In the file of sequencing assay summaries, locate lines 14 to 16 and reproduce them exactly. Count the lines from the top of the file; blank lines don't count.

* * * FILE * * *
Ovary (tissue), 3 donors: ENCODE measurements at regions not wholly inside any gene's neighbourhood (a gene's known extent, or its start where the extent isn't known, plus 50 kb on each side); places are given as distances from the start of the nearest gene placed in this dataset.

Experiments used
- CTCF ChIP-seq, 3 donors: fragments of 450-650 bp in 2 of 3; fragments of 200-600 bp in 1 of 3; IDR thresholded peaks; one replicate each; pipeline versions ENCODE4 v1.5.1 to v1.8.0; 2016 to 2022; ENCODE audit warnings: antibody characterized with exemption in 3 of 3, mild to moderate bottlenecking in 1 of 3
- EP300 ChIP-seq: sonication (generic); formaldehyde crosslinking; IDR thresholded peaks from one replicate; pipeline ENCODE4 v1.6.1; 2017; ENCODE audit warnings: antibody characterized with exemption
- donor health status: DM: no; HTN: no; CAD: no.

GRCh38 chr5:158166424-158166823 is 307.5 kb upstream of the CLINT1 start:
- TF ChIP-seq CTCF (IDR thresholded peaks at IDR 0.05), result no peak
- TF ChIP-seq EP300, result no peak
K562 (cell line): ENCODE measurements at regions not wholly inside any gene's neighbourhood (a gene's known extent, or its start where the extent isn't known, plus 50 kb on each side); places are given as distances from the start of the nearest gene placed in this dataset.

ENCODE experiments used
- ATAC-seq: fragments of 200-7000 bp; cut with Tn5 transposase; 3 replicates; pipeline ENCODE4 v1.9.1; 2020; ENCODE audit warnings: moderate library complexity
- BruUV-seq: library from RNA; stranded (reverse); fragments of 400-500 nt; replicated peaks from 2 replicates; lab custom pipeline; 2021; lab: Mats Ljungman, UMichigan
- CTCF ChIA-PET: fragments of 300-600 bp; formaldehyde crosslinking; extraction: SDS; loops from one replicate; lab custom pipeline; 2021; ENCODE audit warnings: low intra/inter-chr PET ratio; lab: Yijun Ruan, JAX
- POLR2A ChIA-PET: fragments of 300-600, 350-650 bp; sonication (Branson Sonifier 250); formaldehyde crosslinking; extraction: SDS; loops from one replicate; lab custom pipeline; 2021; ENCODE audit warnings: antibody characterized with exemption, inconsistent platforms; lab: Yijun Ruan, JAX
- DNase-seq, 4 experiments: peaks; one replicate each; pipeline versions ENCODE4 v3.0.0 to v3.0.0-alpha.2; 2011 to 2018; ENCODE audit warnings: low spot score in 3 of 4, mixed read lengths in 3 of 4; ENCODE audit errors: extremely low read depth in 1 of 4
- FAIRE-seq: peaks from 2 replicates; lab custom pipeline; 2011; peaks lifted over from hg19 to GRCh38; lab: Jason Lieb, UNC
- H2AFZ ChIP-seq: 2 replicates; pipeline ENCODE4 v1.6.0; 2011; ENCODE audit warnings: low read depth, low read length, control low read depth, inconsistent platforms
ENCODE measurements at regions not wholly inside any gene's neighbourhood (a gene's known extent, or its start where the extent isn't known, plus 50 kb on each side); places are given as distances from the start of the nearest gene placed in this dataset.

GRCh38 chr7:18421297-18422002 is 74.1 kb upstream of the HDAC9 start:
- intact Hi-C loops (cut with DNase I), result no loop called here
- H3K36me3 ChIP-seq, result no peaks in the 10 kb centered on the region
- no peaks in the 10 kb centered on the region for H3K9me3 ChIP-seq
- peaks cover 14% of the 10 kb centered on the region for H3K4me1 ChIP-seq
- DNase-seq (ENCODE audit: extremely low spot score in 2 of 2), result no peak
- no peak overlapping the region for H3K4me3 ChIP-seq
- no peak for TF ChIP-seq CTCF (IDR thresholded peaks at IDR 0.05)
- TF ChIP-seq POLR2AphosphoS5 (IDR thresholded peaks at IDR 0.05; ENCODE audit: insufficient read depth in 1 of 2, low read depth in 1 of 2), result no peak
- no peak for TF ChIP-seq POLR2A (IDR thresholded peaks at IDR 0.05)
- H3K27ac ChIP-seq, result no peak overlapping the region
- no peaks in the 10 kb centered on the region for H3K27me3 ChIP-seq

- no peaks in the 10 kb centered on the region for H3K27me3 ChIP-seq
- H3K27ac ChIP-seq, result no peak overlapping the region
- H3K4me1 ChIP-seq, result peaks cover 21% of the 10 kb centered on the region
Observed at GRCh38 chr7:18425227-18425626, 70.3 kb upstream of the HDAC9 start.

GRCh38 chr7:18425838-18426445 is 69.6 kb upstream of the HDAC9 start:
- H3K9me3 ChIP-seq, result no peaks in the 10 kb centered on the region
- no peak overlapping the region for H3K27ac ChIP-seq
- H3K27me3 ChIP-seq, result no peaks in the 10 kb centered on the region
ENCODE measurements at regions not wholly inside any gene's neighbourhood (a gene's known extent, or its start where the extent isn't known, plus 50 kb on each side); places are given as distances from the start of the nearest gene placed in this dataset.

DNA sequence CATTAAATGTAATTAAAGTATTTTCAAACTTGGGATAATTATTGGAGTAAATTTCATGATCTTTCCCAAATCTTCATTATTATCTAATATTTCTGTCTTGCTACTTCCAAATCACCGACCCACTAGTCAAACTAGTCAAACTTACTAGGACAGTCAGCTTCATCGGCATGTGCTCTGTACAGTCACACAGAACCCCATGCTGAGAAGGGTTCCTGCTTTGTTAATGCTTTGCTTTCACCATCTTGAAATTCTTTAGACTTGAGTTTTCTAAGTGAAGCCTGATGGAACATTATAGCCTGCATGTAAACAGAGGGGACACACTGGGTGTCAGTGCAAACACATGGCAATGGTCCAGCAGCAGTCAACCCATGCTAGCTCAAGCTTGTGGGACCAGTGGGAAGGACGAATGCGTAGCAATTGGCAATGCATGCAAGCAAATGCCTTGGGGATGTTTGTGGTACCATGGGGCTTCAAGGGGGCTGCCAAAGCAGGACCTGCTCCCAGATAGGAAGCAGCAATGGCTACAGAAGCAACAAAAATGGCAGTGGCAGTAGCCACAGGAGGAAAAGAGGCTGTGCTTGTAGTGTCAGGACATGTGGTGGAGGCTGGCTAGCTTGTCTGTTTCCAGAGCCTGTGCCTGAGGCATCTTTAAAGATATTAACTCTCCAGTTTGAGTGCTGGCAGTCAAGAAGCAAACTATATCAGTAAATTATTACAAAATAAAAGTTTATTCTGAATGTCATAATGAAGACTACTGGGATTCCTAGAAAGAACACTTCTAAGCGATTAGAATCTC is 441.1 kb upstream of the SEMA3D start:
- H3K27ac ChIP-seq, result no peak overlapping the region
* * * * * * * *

- POLR2A ChIA-PET: fragments of 300-600, 350-650 bp; sonication (Branson Sonifier 250); formaldehyde crosslinking; extraction: SDS; loops from one replicate; lab custom pipeline; 2021; ENCODE audit warnings: antibody characterized with exemption, inconsistent platforms; lab: Yijun Ruan, JAX
- DNase-seq, 4 experiments: peaks; one replicate each; pipeline versions ENCODE4 v3.0.0 to v3.0.0-alpha.2; 2011 to 2018; ENCODE audit warnings: low spot score in 3 of 4, mixed read lengths in 3 of 4; ENCODE audit errors: extremely low read depth in 1 of 4
- FAIRE-seq: peaks from 2 replicates; lab custom pipeline; 2011; peaks lifted over from hg19 to GRCh38; lab: Jason Lieb, UNC